Now with Windows 365 Dedicated mode, I can have my PC setup as a Windows 365 machine and each time I sign in to my computer I will end up in my Cloud PC session using Windows Hello for Business.

This opens for a lot of new cool scenarios which we could do and I think this might be the bigger and maybe a scenario which is harder for many to related to. We are so used to having our “own” computer locally, and maybe connect out to a virtual session when ever we need to switch context to a different environment or such. This would make your primary device a cloud based computer, which in my world is kind of awesome.

Some scenarios I can think of top of mind where this could be usefull are:

  • Extend life of older hardware
  • Upgrade a PC to a higher spec without needing to have physcal access to the device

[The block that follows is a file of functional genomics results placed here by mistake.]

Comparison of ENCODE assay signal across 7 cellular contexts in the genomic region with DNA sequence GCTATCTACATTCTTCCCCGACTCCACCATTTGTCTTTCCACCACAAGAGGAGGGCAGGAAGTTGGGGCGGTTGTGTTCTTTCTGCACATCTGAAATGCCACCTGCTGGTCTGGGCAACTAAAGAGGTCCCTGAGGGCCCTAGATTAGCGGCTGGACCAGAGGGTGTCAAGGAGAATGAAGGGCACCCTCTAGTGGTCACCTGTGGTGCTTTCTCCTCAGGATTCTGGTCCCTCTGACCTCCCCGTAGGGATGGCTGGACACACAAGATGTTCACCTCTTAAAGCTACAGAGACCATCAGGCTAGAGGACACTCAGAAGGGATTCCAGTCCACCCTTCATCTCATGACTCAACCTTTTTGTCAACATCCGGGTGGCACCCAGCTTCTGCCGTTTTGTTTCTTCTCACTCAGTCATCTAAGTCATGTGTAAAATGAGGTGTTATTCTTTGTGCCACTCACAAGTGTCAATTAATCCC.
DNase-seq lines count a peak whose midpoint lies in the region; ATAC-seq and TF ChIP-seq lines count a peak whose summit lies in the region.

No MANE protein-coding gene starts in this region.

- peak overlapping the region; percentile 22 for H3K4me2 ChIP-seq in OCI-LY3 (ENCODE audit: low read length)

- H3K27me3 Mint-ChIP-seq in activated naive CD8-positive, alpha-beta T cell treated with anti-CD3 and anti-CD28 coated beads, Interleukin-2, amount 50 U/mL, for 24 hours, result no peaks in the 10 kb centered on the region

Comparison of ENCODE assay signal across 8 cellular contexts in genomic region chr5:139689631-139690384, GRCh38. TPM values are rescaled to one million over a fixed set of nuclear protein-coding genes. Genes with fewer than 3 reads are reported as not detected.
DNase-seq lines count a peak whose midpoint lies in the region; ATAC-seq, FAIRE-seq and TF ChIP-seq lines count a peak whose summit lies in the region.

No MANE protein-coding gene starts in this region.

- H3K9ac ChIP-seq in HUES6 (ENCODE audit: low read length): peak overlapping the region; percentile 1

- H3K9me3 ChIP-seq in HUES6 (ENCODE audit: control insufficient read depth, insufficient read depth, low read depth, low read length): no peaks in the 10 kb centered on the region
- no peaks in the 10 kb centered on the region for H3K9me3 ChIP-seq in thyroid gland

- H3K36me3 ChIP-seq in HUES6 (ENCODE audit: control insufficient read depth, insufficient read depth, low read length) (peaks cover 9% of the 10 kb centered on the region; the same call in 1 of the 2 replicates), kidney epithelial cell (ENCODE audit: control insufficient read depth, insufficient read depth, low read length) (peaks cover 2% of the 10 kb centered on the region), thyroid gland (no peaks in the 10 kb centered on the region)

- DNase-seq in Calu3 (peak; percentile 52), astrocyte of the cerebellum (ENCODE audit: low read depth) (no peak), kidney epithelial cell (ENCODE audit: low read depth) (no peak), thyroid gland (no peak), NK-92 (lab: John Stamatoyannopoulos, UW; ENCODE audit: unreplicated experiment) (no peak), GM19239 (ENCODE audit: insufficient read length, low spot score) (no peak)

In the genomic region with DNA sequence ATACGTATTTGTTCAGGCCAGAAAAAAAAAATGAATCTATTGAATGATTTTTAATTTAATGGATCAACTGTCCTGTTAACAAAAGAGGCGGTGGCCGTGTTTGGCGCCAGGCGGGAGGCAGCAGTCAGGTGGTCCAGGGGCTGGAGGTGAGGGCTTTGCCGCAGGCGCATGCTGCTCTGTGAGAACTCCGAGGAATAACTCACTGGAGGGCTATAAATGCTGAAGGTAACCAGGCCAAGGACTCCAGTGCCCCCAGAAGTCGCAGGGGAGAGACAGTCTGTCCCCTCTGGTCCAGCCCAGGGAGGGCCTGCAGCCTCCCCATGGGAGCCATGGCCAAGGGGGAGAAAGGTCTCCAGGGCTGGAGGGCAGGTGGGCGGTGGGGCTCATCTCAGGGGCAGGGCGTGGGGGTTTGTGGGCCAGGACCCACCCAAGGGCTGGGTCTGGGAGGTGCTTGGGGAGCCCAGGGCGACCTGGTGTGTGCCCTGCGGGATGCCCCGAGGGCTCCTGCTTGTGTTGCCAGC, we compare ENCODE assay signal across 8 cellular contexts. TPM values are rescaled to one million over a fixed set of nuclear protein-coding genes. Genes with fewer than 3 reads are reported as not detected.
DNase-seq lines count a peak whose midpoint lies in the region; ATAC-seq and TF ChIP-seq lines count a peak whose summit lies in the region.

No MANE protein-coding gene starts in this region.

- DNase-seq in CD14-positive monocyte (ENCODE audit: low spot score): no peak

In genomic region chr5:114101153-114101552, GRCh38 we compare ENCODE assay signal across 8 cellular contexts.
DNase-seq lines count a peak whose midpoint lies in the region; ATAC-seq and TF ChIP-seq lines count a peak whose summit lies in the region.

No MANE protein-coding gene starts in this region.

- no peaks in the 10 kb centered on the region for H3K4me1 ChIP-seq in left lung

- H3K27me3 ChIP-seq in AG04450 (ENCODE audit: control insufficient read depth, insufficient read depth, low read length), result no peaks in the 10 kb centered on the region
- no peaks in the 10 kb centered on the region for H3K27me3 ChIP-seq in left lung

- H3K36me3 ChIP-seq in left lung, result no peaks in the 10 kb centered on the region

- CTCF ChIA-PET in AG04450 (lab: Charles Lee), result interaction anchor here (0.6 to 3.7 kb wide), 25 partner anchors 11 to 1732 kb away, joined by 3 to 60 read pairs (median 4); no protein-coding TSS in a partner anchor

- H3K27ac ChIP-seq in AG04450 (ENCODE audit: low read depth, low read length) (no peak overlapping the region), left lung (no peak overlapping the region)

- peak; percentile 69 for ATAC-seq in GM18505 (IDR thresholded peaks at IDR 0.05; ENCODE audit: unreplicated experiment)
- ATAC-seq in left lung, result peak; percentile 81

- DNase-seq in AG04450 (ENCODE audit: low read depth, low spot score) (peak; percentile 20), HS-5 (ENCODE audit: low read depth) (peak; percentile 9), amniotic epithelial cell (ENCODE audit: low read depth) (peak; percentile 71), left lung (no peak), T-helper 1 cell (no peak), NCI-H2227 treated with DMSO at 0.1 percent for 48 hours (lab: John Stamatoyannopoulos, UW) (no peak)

• Provide cheaper hardware for certain scenarios
  • Ensure data is not lost when using devices in more extreme environments (hardware failure)

One kind of weird scenario that came to mind was also that you could by your self also switch between computers, by selecting in the Windows 365 web portal which device to connect to. This means that you could for extended times work from one typ och device, and then easliy change this through the webportal.

Why should we care?

To be honest, I think this scenario could potenitally be a hard sell to IT people, since we are very used to working with out operating system locally. The host machine would still require to run Windows 11, but you would never really see it and you would still need to patch the OS on a regular basis.